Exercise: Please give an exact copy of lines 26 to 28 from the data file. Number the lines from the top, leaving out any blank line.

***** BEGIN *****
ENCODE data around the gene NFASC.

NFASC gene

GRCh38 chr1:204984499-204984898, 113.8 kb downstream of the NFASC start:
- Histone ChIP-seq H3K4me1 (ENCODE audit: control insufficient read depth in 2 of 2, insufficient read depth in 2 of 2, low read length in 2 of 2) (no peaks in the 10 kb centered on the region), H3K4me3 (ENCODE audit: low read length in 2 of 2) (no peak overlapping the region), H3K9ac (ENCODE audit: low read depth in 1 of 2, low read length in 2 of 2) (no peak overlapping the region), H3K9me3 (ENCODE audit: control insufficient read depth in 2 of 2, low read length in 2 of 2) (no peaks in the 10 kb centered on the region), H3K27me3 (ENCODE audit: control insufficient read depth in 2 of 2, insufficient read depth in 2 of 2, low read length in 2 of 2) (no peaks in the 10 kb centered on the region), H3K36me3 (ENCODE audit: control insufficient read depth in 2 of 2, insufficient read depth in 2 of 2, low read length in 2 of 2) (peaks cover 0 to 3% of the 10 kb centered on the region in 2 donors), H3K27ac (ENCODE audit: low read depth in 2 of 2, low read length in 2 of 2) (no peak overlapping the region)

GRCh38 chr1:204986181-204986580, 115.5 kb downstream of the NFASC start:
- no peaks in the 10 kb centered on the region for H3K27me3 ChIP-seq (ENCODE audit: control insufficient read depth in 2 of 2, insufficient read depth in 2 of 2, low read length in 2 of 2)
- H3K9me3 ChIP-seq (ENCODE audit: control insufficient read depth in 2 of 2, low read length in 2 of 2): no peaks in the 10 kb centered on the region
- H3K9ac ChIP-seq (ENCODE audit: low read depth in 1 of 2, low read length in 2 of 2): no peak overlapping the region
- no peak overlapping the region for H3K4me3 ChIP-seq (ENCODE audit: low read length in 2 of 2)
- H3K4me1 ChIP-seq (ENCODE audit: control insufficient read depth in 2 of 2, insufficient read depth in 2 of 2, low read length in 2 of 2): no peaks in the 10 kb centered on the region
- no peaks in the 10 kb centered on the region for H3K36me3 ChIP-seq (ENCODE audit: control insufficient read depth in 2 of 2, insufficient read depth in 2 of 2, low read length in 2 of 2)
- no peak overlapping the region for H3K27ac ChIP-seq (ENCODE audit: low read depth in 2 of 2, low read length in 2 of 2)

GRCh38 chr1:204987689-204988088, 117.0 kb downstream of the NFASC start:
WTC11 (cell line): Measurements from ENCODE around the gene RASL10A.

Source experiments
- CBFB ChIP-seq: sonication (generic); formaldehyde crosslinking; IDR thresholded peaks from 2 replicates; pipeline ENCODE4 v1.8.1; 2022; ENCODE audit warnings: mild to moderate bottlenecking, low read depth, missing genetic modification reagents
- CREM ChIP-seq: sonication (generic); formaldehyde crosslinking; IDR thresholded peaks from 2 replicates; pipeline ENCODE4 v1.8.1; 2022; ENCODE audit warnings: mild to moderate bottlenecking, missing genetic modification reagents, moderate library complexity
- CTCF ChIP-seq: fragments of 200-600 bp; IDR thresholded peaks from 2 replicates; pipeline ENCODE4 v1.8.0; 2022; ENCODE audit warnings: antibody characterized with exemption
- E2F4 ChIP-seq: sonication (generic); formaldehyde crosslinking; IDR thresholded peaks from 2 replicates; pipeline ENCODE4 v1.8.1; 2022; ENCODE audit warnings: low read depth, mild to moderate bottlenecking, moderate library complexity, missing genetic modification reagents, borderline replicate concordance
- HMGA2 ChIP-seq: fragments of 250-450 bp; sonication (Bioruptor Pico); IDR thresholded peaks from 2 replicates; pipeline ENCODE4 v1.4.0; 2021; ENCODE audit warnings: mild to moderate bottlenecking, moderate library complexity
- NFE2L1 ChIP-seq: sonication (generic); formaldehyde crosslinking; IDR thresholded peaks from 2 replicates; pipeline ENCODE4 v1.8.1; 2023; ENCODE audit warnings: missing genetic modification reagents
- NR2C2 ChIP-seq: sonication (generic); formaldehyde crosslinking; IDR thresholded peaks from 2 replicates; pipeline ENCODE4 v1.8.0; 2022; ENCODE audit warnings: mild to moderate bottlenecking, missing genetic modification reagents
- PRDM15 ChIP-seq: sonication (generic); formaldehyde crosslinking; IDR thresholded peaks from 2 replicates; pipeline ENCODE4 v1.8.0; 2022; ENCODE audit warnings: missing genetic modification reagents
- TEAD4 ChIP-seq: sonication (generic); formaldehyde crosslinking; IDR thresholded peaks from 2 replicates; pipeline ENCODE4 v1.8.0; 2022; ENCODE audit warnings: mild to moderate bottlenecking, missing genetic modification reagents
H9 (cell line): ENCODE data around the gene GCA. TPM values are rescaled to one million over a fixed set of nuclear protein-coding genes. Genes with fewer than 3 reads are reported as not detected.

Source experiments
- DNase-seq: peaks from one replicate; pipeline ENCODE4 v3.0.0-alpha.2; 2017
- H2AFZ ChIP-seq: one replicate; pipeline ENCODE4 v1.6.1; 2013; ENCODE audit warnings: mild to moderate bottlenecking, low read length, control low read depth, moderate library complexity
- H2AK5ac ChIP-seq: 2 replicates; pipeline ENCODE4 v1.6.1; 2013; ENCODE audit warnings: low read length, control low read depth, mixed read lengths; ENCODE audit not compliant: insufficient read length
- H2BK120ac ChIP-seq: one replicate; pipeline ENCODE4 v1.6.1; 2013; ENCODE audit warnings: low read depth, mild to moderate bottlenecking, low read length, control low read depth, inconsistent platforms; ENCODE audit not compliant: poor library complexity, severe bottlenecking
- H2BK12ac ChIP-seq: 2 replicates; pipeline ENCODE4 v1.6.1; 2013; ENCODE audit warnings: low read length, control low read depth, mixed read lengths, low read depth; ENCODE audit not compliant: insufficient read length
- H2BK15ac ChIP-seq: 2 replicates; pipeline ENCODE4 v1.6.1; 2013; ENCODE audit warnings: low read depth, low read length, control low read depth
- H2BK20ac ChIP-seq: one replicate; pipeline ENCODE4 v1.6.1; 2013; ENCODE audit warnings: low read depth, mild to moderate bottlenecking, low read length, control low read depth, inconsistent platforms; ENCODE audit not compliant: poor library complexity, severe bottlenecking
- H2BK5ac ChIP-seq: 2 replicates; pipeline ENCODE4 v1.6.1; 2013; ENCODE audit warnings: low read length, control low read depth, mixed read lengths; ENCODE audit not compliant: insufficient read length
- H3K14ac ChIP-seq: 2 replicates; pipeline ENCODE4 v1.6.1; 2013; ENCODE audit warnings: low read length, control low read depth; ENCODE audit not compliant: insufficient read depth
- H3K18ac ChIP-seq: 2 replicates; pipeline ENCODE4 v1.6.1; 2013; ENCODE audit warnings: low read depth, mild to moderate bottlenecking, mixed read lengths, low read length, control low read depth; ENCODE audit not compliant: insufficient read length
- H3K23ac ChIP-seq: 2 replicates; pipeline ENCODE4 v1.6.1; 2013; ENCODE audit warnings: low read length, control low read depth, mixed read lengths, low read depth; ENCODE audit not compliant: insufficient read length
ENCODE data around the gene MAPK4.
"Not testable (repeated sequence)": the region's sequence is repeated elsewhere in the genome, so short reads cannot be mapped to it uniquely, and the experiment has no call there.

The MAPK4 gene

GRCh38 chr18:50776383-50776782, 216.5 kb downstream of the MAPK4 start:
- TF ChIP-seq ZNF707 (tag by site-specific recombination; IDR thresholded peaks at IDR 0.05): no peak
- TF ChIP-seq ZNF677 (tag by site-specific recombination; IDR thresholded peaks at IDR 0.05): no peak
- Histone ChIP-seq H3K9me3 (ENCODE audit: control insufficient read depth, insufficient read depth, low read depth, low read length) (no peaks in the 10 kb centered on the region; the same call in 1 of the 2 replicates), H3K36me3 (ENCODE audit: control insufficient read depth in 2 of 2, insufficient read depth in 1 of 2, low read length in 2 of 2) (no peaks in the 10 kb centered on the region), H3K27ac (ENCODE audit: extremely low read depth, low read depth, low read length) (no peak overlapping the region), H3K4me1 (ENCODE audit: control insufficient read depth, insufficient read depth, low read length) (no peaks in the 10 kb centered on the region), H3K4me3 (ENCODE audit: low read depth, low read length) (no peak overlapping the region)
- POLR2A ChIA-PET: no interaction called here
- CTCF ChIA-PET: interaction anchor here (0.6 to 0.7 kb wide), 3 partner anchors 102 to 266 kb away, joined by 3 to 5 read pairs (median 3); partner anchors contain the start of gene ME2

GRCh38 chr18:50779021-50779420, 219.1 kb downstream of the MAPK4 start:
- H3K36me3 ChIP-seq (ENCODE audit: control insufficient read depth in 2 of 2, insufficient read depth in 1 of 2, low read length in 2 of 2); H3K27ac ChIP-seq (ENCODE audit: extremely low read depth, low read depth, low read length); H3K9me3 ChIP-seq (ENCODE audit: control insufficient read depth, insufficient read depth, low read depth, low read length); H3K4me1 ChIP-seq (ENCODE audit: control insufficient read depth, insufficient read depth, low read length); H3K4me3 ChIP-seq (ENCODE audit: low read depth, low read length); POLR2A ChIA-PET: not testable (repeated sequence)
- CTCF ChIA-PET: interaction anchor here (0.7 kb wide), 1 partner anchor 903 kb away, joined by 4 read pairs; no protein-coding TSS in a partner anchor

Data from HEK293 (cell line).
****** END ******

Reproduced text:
Source experiments
- DNase-seq: peaks from one replicate; pipeline ENCODE4 v3.0.0-alpha.2; 2017
- H2AFZ ChIP-seq: one replicate; pipeline ENCODE4 v1.6.1; 2013; ENCODE audit warnings: mild to moderate bottlenecking, low read length, control low read depth, moderate library complexity